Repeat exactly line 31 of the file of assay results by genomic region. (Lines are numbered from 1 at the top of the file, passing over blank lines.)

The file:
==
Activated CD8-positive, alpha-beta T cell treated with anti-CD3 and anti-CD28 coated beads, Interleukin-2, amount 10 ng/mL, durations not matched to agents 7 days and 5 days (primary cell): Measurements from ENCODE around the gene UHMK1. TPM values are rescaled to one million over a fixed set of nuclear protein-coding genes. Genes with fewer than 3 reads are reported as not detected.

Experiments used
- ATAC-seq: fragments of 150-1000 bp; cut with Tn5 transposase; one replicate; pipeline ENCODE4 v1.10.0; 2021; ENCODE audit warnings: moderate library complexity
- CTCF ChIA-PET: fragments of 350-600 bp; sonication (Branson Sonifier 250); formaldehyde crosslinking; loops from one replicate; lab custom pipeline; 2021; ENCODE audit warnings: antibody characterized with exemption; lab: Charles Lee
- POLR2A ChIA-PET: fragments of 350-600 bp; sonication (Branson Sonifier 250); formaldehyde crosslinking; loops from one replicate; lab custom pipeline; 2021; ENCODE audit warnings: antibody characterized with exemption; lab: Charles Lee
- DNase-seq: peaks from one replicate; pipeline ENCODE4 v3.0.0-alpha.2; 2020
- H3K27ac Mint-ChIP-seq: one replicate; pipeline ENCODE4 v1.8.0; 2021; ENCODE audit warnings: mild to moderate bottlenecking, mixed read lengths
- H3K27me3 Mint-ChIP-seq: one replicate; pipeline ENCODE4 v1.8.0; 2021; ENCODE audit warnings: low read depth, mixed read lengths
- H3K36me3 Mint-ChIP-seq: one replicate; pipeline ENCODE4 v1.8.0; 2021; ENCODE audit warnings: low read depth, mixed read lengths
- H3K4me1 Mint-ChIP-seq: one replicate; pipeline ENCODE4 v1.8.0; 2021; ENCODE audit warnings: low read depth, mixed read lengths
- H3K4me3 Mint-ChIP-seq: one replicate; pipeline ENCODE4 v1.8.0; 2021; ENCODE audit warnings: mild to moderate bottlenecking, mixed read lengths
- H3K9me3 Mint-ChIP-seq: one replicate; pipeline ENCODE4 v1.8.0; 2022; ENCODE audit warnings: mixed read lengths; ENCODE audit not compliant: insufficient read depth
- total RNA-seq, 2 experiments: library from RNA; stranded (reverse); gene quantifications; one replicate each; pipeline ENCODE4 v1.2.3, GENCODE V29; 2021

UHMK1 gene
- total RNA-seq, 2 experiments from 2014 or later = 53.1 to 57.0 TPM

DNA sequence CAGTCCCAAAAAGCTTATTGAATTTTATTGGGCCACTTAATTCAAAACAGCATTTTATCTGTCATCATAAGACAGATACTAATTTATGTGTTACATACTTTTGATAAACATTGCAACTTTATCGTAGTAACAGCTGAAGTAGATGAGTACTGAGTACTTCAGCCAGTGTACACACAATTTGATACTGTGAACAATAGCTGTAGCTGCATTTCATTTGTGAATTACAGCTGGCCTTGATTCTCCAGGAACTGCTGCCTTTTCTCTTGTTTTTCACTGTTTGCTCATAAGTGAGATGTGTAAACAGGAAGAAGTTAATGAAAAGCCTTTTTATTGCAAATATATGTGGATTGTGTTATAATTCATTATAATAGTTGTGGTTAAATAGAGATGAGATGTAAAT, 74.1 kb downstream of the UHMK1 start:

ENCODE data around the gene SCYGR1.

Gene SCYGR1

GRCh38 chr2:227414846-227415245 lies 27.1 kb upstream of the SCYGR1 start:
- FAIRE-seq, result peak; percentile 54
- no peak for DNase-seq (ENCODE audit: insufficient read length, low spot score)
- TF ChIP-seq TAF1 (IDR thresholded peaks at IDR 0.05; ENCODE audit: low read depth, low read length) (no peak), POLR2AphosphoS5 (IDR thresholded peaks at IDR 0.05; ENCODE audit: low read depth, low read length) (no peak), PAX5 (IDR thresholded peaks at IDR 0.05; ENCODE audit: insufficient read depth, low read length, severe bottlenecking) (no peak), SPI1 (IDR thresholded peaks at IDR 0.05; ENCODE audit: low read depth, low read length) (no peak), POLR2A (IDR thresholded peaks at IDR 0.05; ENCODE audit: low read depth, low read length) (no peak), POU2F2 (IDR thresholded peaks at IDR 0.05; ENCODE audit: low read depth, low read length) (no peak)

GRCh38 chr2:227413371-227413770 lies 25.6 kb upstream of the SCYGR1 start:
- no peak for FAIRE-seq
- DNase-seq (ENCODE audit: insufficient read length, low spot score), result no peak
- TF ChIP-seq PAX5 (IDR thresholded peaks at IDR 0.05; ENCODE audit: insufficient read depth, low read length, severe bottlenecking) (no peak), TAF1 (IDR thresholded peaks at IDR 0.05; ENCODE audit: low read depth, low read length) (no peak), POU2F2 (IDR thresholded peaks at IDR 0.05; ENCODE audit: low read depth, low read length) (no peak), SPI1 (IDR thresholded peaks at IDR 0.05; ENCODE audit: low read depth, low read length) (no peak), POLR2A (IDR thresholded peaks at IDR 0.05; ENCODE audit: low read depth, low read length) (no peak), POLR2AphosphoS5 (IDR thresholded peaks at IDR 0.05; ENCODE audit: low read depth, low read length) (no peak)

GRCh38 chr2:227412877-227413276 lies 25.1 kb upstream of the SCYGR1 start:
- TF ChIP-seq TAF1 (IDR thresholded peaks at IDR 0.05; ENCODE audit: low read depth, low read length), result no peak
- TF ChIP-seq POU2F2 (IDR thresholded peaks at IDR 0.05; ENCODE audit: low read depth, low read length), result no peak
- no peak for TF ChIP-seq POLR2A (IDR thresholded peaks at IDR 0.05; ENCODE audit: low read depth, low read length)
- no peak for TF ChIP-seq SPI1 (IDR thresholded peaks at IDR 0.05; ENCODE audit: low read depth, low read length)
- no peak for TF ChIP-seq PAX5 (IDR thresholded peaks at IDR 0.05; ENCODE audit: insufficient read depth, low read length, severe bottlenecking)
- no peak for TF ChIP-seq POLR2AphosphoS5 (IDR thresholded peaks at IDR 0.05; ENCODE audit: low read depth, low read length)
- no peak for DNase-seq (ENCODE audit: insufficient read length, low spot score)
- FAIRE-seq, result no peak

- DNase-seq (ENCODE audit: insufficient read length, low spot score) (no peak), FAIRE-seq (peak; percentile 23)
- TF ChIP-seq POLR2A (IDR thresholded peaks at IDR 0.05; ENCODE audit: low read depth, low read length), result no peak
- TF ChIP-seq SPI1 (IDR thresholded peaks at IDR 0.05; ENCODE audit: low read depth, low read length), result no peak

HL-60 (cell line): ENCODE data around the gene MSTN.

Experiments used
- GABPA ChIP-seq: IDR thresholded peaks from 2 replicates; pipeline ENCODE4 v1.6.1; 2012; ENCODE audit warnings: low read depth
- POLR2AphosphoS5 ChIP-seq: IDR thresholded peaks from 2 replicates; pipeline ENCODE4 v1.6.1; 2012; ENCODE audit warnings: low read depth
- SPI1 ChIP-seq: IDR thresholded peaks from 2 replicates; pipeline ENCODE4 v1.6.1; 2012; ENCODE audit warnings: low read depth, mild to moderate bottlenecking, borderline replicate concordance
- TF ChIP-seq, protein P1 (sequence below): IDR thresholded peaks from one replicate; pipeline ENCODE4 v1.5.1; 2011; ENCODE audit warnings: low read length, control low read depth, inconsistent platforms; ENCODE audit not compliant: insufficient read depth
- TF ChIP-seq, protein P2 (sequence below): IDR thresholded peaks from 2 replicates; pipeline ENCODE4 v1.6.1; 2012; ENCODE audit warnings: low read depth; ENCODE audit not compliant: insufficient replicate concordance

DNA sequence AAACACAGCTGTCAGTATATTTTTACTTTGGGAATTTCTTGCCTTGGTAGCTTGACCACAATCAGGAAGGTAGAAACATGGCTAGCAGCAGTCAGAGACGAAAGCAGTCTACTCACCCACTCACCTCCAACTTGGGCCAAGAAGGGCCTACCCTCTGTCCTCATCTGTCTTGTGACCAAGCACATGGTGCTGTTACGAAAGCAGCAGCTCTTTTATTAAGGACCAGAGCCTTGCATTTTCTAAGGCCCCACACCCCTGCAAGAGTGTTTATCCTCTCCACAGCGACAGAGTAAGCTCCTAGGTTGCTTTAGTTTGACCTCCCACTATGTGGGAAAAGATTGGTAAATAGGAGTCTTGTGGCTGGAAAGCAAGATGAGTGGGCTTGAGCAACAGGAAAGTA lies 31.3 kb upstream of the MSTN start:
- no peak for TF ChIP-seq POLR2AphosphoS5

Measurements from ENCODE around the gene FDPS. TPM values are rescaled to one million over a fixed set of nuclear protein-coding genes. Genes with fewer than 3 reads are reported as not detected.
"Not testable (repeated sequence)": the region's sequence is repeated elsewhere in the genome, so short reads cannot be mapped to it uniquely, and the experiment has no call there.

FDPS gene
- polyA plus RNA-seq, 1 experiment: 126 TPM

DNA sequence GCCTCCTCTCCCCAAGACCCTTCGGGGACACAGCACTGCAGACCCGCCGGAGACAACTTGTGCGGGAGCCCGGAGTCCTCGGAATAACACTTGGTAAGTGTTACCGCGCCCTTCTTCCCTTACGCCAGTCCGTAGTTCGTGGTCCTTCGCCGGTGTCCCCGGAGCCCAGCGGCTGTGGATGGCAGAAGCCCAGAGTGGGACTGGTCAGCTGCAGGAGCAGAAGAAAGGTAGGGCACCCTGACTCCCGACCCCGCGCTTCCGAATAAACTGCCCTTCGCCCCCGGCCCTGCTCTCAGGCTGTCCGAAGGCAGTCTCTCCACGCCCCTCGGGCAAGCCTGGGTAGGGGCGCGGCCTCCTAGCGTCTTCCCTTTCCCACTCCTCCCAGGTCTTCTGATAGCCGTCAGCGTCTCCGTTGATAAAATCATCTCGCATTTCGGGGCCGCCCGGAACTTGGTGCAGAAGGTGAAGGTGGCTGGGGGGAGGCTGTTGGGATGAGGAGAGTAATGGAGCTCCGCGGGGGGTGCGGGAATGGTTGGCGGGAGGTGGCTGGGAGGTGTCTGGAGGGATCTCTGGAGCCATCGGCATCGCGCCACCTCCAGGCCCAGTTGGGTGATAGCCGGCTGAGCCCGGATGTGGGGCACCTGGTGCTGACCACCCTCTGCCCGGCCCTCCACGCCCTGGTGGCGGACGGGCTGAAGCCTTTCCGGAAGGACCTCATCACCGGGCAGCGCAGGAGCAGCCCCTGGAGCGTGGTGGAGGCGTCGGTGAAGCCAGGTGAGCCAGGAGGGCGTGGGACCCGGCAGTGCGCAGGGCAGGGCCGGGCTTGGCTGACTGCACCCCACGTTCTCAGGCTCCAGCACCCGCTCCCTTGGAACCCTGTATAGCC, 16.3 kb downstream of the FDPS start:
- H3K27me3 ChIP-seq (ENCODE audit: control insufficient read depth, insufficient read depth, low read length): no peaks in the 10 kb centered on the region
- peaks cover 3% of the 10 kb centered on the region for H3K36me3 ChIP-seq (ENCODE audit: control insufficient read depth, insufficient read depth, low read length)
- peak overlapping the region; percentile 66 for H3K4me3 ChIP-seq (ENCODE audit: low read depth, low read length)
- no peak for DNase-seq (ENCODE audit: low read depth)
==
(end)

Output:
- no peak for TF ChIP-seq SPI1 (IDR thresholded peaks at IDR 0.05; ENCODE audit: low read depth, low read length)